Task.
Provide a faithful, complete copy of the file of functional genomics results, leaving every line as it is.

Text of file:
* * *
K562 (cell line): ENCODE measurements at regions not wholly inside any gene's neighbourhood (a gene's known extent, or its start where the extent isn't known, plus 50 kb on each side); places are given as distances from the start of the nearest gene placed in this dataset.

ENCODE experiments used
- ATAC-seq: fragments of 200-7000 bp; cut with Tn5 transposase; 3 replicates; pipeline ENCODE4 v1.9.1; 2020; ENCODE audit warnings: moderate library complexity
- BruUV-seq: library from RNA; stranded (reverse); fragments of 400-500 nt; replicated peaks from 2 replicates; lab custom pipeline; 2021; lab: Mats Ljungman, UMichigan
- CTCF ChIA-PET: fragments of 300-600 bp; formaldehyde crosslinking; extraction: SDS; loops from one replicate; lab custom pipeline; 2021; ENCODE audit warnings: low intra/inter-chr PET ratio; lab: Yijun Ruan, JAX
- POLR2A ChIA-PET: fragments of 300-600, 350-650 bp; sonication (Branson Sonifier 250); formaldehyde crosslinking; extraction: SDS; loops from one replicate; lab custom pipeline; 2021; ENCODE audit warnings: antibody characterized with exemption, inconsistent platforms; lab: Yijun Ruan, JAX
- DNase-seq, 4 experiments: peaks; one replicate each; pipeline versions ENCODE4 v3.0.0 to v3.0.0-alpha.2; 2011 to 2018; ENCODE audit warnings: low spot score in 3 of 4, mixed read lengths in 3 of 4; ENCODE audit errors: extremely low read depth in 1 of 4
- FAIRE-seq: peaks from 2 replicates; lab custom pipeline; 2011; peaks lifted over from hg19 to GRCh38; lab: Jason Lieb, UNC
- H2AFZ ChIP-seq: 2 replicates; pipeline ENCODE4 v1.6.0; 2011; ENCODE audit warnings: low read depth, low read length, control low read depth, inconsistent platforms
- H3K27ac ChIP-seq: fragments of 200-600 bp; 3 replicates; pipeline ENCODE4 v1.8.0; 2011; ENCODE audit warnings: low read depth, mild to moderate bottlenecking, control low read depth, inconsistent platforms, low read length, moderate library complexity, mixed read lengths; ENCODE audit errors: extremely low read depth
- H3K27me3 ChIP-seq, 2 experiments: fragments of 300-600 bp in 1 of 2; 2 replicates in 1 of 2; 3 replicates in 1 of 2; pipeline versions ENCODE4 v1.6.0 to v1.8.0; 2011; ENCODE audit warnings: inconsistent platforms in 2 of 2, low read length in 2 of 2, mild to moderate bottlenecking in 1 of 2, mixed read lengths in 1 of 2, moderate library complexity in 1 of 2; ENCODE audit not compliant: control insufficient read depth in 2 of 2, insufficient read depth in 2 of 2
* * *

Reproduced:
K562 (cell line): ENCODE measurements at regions not wholly inside any gene's neighbourhood (a gene's known extent, or its start where the extent isn't known, plus 50 kb on each side); places are given as distances from the start of the nearest gene placed in this dataset.

ENCODE experiments used
- ATAC-seq: fragments of 200-7000 bp; cut with Tn5 transposase; 3 replicates; pipeline ENCODE4 v1.9.1; 2020; ENCODE audit warnings: moderate library complexity
- BruUV-seq: library from RNA; stranded (reverse); fragments of 400-500 nt; replicated peaks from 2 replicates; lab custom pipeline; 2021; lab: Mats Ljungman, UMichigan
- CTCF ChIA-PET: fragments of 300-600 bp; formaldehyde crosslinking; extraction: SDS; loops from one replicate; lab custom pipeline; 2021; ENCODE audit warnings: low intra/inter-chr PET ratio; lab: Yijun Ruan, JAX
- POLR2A ChIA-PET: fragments of 300-600, 350-650 bp; sonication (Branson Sonifier 250); formaldehyde crosslinking; extraction: SDS; loops from one replicate; lab custom pipeline; 2021; ENCODE audit warnings: antibody characterized with exemption, inconsistent platforms; lab: Yijun Ruan, JAX
- DNase-seq, 4 experiments: peaks; one replicate each; pipeline versions ENCODE4 v3.0.0 to v3.0.0-alpha.2; 2011 to 2018; ENCODE audit warnings: low spot score in 3 of 4, mixed read lengths in 3 of 4; ENCODE audit errors: extremely low read depth in 1 of 4
- FAIRE-seq: peaks from 2 replicates; lab custom pipeline; 2011; peaks lifted over from hg19 to GRCh38; lab: Jason Lieb, UNC
- H2AFZ ChIP-seq: 2 replicates; pipeline ENCODE4 v1.6.0; 2011; ENCODE audit warnings: low read depth, low read length, control low read depth, inconsistent platforms
- H3K27ac ChIP-seq: fragments of 200-600 bp; 3 replicates; pipeline ENCODE4 v1.8.0; 2011; ENCODE audit warnings: low read depth, mild to moderate bottlenecking, control low read depth, inconsistent platforms, low read length, moderate library complexity, mixed read lengths; ENCODE audit errors: extremely low read depth
- H3K27me3 ChIP-seq, 2 experiments: fragments of 300-600 bp in 1 of 2; 2 replicates in 1 of 2; 3 replicates in 1 of 2; pipeline versions ENCODE4 v1.6.0 to v1.8.0; 2011; ENCODE audit warnings: inconsistent platforms in 2 of 2, low read length in 2 of 2, mild to moderate bottlenecking in 1 of 2, mixed read lengths in 1 of 2, moderate library complexity in 1 of 2; ENCODE audit not compliant: control insufficient read depth in 2 of 2, insufficient read depth in 2 of 2